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I loved this in the popular UK newspaper The Independent last Friday. They posed the question and put in a set of 15 A-level questions that students will be facing this month. I’ll be the first to admit I did not do very well despite the fact that I took some of those subjects and went on to study at the University of Oxford. But should I be surprised?
Actually no, and for a number of reasons. This is important because as adults, and especially as parents, we sometimes forget that the world our children face is not the same as the one we faced. In fact, the generational difference is now probably about as big as it has ever been in human history because the pace of change is at its fastest. When it comes to education this is as true as in any other aspect of life. As parents we need to listen to up-to-date professional advice, look at the published research and critically evaluate it.
There is often a misconception that exams today are “easier” than in the past (like when I took A-levels in 1988). People often point to grade inflation as evidence of this. But grade inflation has occurred across multiple curriculum changes at a fairly steady rate so this is clearly more complex. I’m always bemused as to why no-one is prepared to suggest that maybe younger generations are “better” at exams. Certainly more young people have access to education, more are supported in working at school rather than getting out and into work (those jobs don’t exist anymore), there is no reason to be surprised that the longer a population works at something, e.g. exams, the more competent they become. At the end of the day, I couldn’t do many of the quiz questions so how could they be easier?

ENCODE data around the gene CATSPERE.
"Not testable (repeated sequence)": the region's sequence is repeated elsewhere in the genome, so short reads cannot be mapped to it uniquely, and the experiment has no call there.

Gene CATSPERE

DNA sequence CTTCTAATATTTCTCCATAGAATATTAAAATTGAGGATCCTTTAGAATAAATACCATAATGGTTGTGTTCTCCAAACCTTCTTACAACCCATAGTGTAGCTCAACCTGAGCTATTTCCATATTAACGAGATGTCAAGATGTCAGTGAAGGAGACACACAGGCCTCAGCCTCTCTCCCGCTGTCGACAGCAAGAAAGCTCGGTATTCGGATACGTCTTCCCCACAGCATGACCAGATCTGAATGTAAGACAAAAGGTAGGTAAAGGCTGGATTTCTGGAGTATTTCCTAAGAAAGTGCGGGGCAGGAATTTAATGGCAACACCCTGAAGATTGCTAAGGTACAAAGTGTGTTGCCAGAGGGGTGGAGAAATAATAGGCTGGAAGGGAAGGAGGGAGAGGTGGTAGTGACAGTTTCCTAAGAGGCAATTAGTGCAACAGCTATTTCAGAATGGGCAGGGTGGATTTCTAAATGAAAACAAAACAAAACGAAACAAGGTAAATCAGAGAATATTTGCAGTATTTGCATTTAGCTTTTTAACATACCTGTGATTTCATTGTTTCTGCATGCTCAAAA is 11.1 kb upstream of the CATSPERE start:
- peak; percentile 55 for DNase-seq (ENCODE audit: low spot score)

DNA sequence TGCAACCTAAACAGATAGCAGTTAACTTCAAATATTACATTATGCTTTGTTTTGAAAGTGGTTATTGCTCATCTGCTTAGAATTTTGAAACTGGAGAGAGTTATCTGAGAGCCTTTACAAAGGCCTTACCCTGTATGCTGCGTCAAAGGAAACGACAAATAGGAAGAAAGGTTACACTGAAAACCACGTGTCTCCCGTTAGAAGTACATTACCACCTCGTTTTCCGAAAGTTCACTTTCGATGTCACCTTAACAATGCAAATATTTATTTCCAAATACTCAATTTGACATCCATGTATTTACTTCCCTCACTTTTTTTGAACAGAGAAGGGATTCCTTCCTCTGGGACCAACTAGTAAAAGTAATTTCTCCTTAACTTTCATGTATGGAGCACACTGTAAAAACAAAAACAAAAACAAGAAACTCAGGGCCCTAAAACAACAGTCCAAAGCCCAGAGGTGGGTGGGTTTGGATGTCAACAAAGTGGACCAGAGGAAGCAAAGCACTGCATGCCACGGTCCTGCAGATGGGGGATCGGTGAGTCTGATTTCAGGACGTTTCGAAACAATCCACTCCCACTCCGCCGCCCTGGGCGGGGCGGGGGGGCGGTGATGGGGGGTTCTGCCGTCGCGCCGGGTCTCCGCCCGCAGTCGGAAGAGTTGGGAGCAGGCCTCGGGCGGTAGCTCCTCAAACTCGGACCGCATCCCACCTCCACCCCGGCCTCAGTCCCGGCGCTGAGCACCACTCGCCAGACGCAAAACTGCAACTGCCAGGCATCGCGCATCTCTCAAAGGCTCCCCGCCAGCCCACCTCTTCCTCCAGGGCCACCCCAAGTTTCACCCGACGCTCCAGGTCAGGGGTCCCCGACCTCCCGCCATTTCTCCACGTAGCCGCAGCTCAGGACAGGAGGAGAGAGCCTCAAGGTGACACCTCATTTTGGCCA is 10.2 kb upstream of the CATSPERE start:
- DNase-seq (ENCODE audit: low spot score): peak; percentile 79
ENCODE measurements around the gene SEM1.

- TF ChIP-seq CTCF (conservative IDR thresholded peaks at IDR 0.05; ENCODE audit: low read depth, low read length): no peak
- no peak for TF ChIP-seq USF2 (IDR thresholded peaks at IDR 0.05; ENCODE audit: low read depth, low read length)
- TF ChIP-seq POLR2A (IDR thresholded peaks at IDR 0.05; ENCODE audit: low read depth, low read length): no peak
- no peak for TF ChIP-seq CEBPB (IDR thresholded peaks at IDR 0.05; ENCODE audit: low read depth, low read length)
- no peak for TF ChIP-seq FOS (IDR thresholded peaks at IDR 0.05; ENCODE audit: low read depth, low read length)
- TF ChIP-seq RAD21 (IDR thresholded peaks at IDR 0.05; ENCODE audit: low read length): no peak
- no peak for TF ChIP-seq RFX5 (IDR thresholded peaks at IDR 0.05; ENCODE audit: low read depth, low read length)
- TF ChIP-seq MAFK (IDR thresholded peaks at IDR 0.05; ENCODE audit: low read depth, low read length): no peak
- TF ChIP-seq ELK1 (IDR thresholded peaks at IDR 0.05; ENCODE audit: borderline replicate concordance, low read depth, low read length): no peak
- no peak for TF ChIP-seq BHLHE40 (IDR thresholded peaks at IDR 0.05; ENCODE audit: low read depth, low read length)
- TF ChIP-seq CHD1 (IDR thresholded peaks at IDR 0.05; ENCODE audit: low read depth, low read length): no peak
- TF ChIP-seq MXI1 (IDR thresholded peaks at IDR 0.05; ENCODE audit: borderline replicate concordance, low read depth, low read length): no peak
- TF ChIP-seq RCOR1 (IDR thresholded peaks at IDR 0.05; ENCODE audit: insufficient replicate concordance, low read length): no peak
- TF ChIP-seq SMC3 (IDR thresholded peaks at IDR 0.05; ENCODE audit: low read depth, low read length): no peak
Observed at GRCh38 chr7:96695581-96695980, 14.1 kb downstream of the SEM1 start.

Of course there is the question of specialisation. I have not had to study those subjects intensively every day for the last two years. It raises interesting questions, though, over the purpose of education if I have forgotten that stuff or never even been taught it and yet function perfectly well in the world. This I think is where we get the most differentiation in the quality of schools. Too many people point to the resources – the computer suites, playing fields, building quality, theatres etc – and these are nice to have but they do not educate children. Teachers and parents do. And the most important things we can teach them are not so much the curriculum content but the skills of how to learn, how to get on with people, how to lead and follow, how to problem solve, how to be resilient. So good schools are those which encourage community and foster a love of learning.
These are the important elements that our children need to get on with life and lead it in a rich and varied and fascinating way.